When I return to visit my home town in Maine, I run my favorite route. This year was no exception and the early morning found me running through the forests and fields of the University of Maine. Emerging from a section of the cool and shaded pine forest, I spotted a large buck standing, with a clear sense of the aesthetic, in an open area. He saw me almost immediately and our eyes met across the distance.
The deer and I are both the product of untold generations of natural selection (or, perhaps, the result of design) and we are both well equipped to do what it is that we do. Or, in more teleological terms, we possess attributes that enable us to fulfill our functions with a degree of excellence.
Both the deer and I are equipped with a decent array of senses, although the deer has something of an edge here. We are, interestingly enough, both well optimized for running. However, we are somewhat different sorts of runners. The deer is much faster than I, but I have an advantage in endurance. While I am not a tireless runner, I can (and have) run for hours. The deer can outrun me, but I can outlast the deer. So, a contest between us could come down to his speed against my endurance. I also have a special advantage—my species excels at handling heat. On this warm day, this gives me an edge over the deer.
While the deer is equipped with hooves and horns for offense, I would seem to be poorly equipped. As a human, I lack a proper set of killing teeth and my nails are stubs—shameful nubs when compared to the magnificent claws of a proper mammalian predator like a lion or beer.
However, I have hands and a pretty good brain. As such, I can make and use weapons. For example, the tree limbs I ran past could be easily converted into a club. I also have the ability to throw quite well, thanks to my eyes and arms—unlike any other animal I can hurl an object with force and accuracy over a fairly long distance. Even without weapons, my training allows me to use my hands, feet and grip lethally. In this regard, I am more than a match for the deer in unarmed combat. However, the deer is not helpless. Far from it—nature has blessed him with the tools he needs to survive against hunters like me and my four-legged brethren.
As I look at the deer, the remembered flavor of venison fills my mouth. Venison is my second favorite meat. My favorite is veal, which I gave up almost thirty years ago thanks to Singer’s book Animal Liberation. I also feel the runner’s desire to see if I can outrun someone else. I also have the mental traits that make me a suitable hunter: the aggression, courage and toughness needed to engage another living creature and inflict (and sustain) the damage needed to secure a meal. The deer also has his traits: caution, cunning and courage—I know that while he would endeavor to run, he would also fight for his survival.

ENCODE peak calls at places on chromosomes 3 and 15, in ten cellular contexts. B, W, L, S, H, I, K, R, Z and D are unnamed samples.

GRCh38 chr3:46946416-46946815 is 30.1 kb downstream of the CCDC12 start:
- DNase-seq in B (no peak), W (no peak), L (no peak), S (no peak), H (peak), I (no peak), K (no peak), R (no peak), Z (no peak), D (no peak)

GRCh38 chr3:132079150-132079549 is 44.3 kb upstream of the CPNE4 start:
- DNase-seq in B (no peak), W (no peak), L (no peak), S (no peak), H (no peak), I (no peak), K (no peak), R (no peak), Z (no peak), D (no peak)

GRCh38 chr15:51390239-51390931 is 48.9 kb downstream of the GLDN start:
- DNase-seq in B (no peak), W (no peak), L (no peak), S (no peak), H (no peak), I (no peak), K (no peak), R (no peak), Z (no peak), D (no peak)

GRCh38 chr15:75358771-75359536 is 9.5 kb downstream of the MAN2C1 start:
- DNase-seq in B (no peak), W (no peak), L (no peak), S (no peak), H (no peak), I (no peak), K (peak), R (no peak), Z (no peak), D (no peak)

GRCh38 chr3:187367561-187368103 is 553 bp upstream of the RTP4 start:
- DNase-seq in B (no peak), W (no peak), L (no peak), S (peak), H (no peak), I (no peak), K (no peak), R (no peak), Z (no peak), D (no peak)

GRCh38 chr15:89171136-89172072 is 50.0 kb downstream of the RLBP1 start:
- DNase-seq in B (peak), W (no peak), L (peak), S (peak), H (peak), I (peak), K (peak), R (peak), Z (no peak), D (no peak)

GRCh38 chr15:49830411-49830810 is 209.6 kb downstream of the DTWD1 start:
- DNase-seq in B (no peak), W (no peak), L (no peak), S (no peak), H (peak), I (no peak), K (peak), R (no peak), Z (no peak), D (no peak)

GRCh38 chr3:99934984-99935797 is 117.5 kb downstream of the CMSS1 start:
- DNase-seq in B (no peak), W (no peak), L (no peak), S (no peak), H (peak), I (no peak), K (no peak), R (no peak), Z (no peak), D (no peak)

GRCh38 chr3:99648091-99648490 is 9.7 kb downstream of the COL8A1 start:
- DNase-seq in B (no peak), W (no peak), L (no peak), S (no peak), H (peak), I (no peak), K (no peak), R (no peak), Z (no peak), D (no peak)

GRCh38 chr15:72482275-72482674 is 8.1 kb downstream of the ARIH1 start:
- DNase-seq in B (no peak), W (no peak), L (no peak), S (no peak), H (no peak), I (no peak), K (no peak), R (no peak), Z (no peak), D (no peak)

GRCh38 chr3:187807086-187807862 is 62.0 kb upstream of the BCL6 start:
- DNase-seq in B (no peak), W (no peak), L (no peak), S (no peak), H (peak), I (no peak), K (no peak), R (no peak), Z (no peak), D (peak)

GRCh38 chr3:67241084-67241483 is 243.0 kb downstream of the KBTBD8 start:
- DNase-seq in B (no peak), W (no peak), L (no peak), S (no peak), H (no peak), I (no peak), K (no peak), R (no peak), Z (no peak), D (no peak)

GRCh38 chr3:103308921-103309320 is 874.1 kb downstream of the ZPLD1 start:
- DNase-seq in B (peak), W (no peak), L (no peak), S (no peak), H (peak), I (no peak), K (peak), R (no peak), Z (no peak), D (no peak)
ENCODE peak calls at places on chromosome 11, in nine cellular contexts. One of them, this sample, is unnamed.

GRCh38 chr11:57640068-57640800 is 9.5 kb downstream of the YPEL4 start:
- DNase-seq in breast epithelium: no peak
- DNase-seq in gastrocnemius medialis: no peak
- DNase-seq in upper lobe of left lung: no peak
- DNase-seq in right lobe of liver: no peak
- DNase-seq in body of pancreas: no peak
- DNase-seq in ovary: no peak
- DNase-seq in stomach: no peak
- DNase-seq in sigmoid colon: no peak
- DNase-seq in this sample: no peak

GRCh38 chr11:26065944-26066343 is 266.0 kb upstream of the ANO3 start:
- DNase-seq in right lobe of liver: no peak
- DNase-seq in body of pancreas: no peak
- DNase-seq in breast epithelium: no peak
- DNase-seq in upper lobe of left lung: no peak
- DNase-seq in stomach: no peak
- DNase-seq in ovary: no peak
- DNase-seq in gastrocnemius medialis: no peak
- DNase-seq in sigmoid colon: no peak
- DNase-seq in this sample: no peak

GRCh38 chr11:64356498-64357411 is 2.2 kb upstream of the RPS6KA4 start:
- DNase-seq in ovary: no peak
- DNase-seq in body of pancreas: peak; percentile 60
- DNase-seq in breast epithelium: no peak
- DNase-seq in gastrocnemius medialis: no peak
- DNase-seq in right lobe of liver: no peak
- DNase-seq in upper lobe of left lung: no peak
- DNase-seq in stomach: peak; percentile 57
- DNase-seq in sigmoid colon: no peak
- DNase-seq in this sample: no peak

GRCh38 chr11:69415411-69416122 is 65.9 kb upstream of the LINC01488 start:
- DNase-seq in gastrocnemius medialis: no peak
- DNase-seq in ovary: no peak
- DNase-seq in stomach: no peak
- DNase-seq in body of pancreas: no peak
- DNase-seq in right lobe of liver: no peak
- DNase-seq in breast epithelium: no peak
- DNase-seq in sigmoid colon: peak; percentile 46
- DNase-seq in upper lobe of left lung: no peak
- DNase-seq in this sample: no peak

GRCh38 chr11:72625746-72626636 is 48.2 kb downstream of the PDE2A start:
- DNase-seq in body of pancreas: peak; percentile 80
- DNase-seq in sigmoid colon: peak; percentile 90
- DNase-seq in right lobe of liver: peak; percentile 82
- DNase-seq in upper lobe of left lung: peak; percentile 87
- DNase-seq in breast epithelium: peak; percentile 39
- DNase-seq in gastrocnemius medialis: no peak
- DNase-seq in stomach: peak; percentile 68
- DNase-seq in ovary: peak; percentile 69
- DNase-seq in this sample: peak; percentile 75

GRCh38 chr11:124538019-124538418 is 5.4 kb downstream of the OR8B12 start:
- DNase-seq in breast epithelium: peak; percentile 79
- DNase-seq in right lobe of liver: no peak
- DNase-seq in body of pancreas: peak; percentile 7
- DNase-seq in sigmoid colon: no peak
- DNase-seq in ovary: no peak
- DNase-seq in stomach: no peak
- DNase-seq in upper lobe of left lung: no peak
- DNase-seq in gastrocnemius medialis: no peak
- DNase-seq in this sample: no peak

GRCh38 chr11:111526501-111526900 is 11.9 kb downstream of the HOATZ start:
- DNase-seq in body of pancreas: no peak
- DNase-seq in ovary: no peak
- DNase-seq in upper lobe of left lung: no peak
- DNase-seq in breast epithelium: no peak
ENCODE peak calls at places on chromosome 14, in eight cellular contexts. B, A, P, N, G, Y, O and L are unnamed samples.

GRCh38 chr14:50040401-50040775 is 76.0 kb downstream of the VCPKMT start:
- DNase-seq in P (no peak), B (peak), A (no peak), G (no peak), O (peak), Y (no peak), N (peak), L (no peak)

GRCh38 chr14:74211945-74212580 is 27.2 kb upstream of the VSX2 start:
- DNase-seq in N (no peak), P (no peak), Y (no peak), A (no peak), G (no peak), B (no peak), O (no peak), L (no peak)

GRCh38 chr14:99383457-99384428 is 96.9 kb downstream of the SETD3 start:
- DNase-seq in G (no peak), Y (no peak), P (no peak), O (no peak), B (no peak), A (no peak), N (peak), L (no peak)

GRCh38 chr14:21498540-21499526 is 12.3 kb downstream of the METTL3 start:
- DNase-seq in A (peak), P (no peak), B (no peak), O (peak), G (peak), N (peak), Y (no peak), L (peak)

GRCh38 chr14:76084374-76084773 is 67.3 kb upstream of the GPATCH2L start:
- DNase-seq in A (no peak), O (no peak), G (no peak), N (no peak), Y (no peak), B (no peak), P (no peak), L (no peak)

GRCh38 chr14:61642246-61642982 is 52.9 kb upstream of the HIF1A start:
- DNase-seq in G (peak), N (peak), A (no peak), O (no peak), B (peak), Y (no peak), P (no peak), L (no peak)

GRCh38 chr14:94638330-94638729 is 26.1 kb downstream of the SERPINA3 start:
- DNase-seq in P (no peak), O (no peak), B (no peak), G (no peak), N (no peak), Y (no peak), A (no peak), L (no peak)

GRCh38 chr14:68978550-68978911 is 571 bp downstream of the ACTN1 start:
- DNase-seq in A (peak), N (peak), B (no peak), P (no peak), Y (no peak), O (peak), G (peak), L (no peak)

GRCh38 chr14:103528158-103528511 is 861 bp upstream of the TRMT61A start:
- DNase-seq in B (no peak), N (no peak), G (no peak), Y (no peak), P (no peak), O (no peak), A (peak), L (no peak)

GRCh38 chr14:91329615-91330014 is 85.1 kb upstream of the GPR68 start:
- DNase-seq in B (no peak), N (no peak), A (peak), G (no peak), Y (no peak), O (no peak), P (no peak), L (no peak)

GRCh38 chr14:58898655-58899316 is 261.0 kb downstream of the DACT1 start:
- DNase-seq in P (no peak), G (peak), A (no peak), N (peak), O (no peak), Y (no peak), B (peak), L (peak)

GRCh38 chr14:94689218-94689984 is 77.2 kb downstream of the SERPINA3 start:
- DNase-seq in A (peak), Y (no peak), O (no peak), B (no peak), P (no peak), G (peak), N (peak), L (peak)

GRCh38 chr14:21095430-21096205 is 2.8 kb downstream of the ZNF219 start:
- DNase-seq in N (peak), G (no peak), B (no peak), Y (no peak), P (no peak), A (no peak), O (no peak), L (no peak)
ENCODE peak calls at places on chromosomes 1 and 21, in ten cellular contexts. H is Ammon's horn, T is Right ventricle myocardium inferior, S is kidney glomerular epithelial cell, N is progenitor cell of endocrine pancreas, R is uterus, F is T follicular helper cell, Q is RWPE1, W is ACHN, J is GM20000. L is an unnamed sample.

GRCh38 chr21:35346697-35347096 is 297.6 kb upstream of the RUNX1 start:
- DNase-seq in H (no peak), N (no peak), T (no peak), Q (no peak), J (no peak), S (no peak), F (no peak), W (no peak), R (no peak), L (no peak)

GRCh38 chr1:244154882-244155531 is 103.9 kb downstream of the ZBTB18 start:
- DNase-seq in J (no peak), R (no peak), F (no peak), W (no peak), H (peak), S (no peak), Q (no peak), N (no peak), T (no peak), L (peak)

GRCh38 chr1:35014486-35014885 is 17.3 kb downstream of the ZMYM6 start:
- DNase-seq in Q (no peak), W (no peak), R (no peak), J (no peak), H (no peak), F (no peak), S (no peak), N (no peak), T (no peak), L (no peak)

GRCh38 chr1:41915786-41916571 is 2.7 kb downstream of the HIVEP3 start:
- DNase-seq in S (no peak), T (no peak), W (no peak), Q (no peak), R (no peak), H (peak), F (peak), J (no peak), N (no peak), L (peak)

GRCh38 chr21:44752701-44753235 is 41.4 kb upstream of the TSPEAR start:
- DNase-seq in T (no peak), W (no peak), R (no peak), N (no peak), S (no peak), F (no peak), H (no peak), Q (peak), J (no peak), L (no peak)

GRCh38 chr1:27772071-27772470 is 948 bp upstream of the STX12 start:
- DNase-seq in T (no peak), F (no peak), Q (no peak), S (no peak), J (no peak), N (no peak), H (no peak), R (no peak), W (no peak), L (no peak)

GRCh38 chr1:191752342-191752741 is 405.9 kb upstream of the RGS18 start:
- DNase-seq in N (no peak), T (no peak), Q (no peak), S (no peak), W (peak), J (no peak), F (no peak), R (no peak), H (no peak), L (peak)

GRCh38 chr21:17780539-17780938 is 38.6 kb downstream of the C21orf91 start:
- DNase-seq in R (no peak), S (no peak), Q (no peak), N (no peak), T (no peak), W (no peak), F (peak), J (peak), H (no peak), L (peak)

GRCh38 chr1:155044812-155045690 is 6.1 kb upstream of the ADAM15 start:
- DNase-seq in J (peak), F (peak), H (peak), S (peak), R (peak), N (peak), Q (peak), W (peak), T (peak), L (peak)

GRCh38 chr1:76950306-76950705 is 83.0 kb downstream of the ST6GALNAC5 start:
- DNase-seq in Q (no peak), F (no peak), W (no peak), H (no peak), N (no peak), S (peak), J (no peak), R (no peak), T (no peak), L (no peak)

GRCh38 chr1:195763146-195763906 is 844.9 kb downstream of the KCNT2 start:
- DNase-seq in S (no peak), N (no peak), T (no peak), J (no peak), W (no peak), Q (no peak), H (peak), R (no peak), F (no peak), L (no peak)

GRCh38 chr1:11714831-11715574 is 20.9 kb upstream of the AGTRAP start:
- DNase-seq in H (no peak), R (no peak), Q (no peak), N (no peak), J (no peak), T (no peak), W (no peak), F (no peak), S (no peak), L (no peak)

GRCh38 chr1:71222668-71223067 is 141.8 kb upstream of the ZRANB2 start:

The deer shifts slightly and seems to gaze more intently at me—as if he somehow knows that I am hearing the ancient call of the hunter. I can certainly feel the desire to pursue the deer, to face the challenge of the chase. I can see that the deer is getting ready to run. As I have been shaped by my hunter ancestors, he has been shaped by his ancestors—the hunted. We are, as I have said, both very good at what it is we do. We are, after all, what we are.
While I am well equipped for the hunt, I am also endowed with something else—the ability to engage in moral reasoning. While I am hungry (I am seven miles into a 14 mile run), I know that I have breakfast waiting for me. I have no need to kill the deer for food. I will not waste a life simply to gain a trophy, so I would certainly not rob the deer of his life merely in order to rob him of his antlers. While I would love to chase him for sport, I am sure he would not enjoy the game—he would not know it was a game and it would terrify him and waste his energy. As Kant said, cruelty for the sake of mere sport is not something that I, as a rational being, should be involved with. I will not play a game unless everyone involved knows it is just a game. At least, when I am at my moral best, that is what I will do—I do admit to the desire to yield to the call of the chase.
I turn away from the deer, running through the tall grass. The deer turns away as well, heading back into the woods. It is a beautiful day and we both have many miles to run.